Open Meetings Act Update: "Informal Meetings;" Remote Participation
A recent Court of Appeals decision regarding Open Meetings Act requirements for "informal meetings" of the University of Michigan Board of Regents, and continued questions about whether members of public bodies can participate in a public meeting "remotely," occasion this update.
Detroit Free Press v University of Michigan Regents
On April 26, the Michigan Court of Appeals issued a published opinion confirming that the Board of Regents of the University of Michigan is permitted to conduct "informal" meetings in private, without complying with provisions of the Open Meetings Act. The Court of Appeals affirmed a decision of the Michigan Court of Claims, which itself was based on a 1999 Michigan Supreme Court decision arising from a presidential search at Michigan State University. The Free Press has indicated it plans to appeal, and suggests that its plan all along was to ask the Supreme Court to revisit its 1999 decision in the Michigan State case in view of what it believes are new concerns about openness of public decision-making processes.
Although the Supreme Court's handling of this matter may be useful in revealing the Court's current thinking about the Open Meetings Act in general, the University of Michigan Regents case does not affect school boards or other non-university public bodies. The primary basis of the 1999 decision was the constitutional status and protection given to the governing boards of public universities in Michigan. Article VIII, Section 4 of the Michigan Constitution provides that "formal sessions" of university governing boards are to be "open to the public," thus implicitly suggesting that "informal" sessions need not be open to the public. Sections 5 and 6 of Article VIII provide that the university governing boards are to have general supervisory authority over the day-to-day operations of the universities. The Supreme Court in 1999 held that the determination of whether a meeting was "formal" or "informal" was up to the governing boards, and that any directive that "informal" meetings be open to the public would interfere with the boards' constitutional right to supervise their own operations. The Court of Appeals reaffirmed those conclusions in the current case. The discretion accorded public universities is unique. Other public bodies, including local school boards, do not have the ability to meet behind closed doors except under the specific conditions for a closed session permitted by the Open Meetings Act. This decision should thus have no effect on meetings of public school boards.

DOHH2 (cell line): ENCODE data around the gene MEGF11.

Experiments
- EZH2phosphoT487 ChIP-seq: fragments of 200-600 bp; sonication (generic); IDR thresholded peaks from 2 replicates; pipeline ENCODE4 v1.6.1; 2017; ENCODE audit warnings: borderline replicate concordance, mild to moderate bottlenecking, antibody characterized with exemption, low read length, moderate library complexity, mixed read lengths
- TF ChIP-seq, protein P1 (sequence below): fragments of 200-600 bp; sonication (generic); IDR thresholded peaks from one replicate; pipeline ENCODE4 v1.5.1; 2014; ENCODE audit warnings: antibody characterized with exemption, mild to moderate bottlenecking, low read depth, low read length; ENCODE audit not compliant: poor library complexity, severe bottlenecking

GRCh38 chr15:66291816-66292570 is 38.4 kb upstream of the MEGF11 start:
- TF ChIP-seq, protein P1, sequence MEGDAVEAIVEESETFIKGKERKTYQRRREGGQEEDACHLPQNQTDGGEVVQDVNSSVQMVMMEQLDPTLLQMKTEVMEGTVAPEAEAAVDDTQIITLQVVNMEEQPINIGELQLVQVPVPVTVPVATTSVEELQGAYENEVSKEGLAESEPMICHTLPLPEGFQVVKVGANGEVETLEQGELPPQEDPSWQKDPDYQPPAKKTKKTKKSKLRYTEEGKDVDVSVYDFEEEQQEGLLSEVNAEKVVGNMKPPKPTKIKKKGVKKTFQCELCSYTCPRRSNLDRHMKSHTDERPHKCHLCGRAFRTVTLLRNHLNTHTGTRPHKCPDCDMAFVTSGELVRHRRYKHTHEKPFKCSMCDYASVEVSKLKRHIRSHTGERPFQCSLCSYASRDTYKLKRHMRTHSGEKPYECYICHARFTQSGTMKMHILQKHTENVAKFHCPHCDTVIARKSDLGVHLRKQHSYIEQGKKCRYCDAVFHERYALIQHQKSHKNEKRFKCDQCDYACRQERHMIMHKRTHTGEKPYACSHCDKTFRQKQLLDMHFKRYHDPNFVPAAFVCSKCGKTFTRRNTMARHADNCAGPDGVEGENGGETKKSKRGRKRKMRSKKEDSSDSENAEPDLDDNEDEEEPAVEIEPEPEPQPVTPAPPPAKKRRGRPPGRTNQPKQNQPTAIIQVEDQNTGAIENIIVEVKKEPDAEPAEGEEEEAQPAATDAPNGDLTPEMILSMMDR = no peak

Remote Participation at Board Meetings
Passed in 1976, the Open Meetings Act did not fully anticipate the advances in communication that have occurred in the last 40 years. The Act is silent as to whether members of public bodies may participate in a meeting remotely, using electronic means. In a 1987 decision involving remote participation at a hearing (as opposed to a Board meeting), the Michigan Court of Appeals concluded that participation via teleconference was permissible where the public was able to hear comments by absent members, and particularly votes, using speaker phones. In his Open Meetings Act Handbook, Attorney General Schuette assumes that remote participation by Board members at meetings is permissible, recommending that when members are remotely participating any votes should be taken by roll call so there is no question how all members vote.
Since the Act is silent on this issue, and since some remote participation is generally regarded as acceptable, may all members of a Board participate in a meeting by teleconference? May a meeting take place with members of the public who attend looking at a telephone to which all seven Board members have called in from remote locations? In our view, proceeding in this manner would be unwise, would defeat the purposes of the Open Meetings Act, and would invite a court to step in to invalidate a meeting held under such circumstances. Commentators have generally recommended that at least a quorum of members be physically present, with additional members participating by teleconference. We agree with these views. We also recommend that board by-laws establish rules governing remote participation, requiring, in addition to the physical presence of a quorum, that a sound system be used that allows persons participating in the meeting to communicate with each other and persons attending the meeting to clearly hear the comments of members attending remotely, and that roll call votes be used exclusively when members are participating remotely.
During the last three sessions of the Legislature, consideration has been given to bills that would prohibit remote participation. Bills have come close to passage during the 2011-2012 and 2013-2014 sessions of the Legislature. During the current session, both houses of the Legislature in 2015 have passed by large margins similar but not identical bills that would largely forbid the practice. No effort has yet been made to reconcile the bills, so at the moment remote participation remains permissible.
If you have questions about this or other Open Meetings Act issues, please contact Mark McInerney at (313) 965-8383, email@example.com, or another member of Clark Hill's Education Law group.
Let’s Go Shopping: The Impact of Liquor & Cannabis on the Retail MarketExplore more
PFAS Restrictions: What Should You Be Doing?Explore more
Up in Smoke: Navigating Marijuana Laws in the Workplace
Employees’ lawful use of marijuana—both recreational and medical—presents numerous traps for the unwary employer. This webinar will address the various legal and practical issues that matter to employers and HR professionals when confronting employees’ lawful marijuana use.